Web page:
This is our new controller panel. It gives us several digital display options in order to understand the current state of our new (again, very expensive) batteries and how many amps our panels are shooting into them at any given time, and more.  Like most people familiar with solar power will tell you, you can load up your rooftop with great big solar panels, but your system will be limited by the strength and capacity of your batteries, and they are a major upgrade from what your RV will come from the factory with.

Our Lance Camper came pre-wired for solar, but they had to do some wiring anyway because the location that the wires terminated was not desirable (in the bedroom).  Otherwise, the camper was quite happy to become solar powered.  We added two, 100 watt panels to our roof, that fit perfectly on each side of our large sunroof in the cab-over area (bedroom). That part of the camper is slightly canted and if we would like to increase our charging ability in the winter, we can simply park the truck facing south to receive the most direct hit of winter sun.

So far, the camper has remained fully charged since we got the system. We have done very little traveling though, so we haven't really had a chance to put a big load on it.  But not for long!!  In just two weeks we are leaving for our biggest adventure yet: a whole MONTH of travelling! We have never had the chance to do this before, and we are beyond excited.  It's still summer-time and we are going to see how many nights we can actually boondock and not use a paid campsite. As I have described before, what we do is not so much "camping" as it is "travelling".  We spend our days parked at attractions, in parking lots at businesses and restaurants and parks and cool places... we don't care so much where we "sleep".

The Lance Camper is ideally set up for solar because they come standard with nearly everything in the camper being DC powered.  The ONLY things that aren't battery-powered are the air conditioner and the microwave and the AC outlets. Literally everything else runs off of the battery, even the TV and stereo. It's quite awesome.  

So stay tuned for our next big adventure, I will be posting the details about that soon! And... YAY SOLAR!!

This Is How You Hang Pictures, Keys, Phones, Wet Clothes And Other Things Up!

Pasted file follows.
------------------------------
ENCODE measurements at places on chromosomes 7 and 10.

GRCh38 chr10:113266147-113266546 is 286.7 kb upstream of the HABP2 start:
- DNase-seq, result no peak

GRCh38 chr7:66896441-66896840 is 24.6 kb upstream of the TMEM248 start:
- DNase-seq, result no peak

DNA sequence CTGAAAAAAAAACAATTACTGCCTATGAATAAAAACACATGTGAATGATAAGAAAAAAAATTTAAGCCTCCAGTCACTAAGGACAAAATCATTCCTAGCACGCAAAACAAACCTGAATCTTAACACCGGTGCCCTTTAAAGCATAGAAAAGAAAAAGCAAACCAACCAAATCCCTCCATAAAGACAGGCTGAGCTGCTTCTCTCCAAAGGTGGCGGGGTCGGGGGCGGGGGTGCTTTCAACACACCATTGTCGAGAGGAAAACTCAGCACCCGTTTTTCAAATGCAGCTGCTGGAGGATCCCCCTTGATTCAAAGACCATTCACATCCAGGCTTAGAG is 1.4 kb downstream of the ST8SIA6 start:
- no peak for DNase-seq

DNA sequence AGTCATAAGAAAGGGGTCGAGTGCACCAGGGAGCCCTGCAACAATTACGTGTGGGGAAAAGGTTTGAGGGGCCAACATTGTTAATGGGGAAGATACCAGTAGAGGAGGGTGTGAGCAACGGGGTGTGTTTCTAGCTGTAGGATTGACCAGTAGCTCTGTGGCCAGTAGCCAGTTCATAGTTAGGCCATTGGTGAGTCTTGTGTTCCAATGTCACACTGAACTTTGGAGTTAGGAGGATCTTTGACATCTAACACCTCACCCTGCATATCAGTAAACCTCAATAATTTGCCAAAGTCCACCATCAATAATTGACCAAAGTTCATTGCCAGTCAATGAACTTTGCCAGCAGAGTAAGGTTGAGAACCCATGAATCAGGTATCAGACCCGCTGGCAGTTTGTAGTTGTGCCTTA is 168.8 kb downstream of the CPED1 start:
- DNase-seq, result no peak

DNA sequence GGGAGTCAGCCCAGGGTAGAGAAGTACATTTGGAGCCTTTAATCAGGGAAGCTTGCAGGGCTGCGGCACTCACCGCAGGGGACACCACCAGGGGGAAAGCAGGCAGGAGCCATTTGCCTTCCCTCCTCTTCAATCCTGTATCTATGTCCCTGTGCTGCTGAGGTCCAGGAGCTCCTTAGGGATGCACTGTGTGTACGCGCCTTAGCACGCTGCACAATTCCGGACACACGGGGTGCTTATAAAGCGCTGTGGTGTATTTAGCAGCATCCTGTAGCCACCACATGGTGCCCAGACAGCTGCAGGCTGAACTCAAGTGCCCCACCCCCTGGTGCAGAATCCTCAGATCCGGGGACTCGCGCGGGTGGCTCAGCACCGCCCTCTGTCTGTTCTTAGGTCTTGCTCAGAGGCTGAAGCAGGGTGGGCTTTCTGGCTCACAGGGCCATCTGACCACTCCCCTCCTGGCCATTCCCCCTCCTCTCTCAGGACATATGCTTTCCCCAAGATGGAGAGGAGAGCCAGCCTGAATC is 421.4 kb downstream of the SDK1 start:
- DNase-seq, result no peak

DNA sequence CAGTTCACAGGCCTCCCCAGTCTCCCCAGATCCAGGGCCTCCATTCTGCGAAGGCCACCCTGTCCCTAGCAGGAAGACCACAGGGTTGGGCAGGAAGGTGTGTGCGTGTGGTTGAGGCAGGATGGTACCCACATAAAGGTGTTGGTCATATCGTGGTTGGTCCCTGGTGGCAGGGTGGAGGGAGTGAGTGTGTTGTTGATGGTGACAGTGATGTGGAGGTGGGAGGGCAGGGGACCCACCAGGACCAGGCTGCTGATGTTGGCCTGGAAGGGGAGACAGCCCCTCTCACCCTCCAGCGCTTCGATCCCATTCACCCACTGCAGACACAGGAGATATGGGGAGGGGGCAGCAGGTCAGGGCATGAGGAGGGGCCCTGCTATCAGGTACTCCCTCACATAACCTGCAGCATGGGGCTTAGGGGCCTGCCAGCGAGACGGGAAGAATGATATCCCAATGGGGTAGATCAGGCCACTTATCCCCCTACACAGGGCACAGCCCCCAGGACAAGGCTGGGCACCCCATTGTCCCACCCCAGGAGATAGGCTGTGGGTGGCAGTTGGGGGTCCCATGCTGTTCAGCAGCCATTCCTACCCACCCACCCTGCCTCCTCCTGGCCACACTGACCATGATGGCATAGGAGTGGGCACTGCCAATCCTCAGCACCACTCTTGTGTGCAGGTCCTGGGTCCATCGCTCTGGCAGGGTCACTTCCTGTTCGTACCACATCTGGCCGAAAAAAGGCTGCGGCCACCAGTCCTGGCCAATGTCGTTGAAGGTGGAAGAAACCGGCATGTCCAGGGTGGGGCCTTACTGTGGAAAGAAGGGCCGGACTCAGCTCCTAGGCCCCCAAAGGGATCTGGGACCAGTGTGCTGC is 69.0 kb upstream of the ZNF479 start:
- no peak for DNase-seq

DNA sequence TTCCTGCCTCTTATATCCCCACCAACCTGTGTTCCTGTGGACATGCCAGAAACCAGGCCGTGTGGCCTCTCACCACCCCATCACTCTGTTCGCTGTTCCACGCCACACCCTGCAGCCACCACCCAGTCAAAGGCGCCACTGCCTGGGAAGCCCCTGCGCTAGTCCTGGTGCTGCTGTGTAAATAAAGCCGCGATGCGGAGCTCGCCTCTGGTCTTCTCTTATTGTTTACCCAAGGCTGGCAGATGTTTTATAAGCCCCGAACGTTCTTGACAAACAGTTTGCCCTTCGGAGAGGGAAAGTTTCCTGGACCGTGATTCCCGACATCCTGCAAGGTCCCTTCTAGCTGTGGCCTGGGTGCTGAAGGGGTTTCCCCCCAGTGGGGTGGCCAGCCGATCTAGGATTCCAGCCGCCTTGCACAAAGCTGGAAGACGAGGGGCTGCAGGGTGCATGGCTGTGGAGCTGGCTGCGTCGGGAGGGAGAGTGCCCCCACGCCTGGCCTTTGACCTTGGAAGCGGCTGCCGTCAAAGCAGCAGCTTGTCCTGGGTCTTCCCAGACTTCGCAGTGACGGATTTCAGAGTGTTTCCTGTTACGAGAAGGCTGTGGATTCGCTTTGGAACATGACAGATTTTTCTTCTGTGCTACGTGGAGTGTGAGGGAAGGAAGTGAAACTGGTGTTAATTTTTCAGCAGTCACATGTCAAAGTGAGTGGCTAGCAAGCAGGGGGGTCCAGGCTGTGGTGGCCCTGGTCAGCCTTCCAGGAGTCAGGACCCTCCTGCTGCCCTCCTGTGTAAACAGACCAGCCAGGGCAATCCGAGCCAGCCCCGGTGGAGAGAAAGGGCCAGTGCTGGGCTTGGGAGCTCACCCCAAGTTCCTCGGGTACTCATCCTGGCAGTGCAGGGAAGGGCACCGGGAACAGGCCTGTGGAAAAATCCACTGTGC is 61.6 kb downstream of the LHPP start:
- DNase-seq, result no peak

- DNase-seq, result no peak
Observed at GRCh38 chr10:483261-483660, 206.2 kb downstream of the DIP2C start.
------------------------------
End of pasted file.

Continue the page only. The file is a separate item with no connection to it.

I used to HATE trying to figure out how to customize the inside of the RV. One great thing to do is to hang a key-holder rack just inside the RV door, down low, so you can reach it while standing outside. This is something we use countless times per day to open the storage doors, the outdoor shower, hang the truck keys, etc... But drilling holes in the paper-thin walls of an RV is not only scary (who KNOWS what's behind the wall?) but greatly depreciates the value of your rig and it's aesthetics. You are also putting yourself at great risk of doing damage you will very much wish you hadn't, like creating a hole through to the OUTSIDE!!

This is the solution:
3M Adhesive Accessories


We hang our keys up near the door, reachable from the ground OUTSIDE the RV. Very handy:


We use this charging station by 3M to hang our mobile phone for charging, conveniently next to our DC outlet.  It's a little hard to see, because it's clear. It's directly above the AC outlet on the wall. We love this little thing. It has strategic cut-outs in the plastic that keep the cord where it is supposed to be.
Then we have another favorite little helper that we use all the time. They are suction hooks that you can buy most anywhere. Today's RV's are usually clad in shiny fiberglass, it's the perfect surface for these handy little guys. We use them to hang wet towels and bathingsuits up outside to dry in the summer, and do the same thing in cool wet weather when we have dripping coats. When the awning is out, it's the perfect place to get them hung up to dry, and get them OUT of the camper. PERFECT!

Keeping An RV Journal-Such A Good Idea


Back in 1998, when I first convinced my husband to give RV camping a try, good fortune smiled on us and caused me to start a small journal from day 1. I don't remember what inspired me to do such a thing, but we are eternally grateful that we did.  It wasn't anything fancy, just one of those small, cheezy books you can buy at Wal-Mart for a couple bucks with blank pages inside. We had very young children then, so maybe I was in some sort of home-body, broody mode.

In the early years, we faithfully recorded each and every stop with the trip number, date, time, place and the site number. Unfortunately, we did not record any thoughts or observations, and we deeply regret that.  We do now though.  Usually not much, just a page or two, takes only 5 minutes, but I can't tell you the pleasure it gives us to look back.

We keep our journal in a cupboard in the camper. We pull it out usually after dinner after having arrived somewhere and we take turns updating it. We include interesting things we did or saw, along with any particular markers in our life that will help us remember where we were in our "life's journey" at the time.  We started including more information because we found ourselves wondering about these things when we looked back over our minimal entries from years past.  Ideally, we would have pictures too, but we don't. We can, though, locate our digital photos easily by date to include if I ever get so ambitions in the future. I can't imagine how much work that would be because of the sheer number of trips we have been on, but it's fun to think about!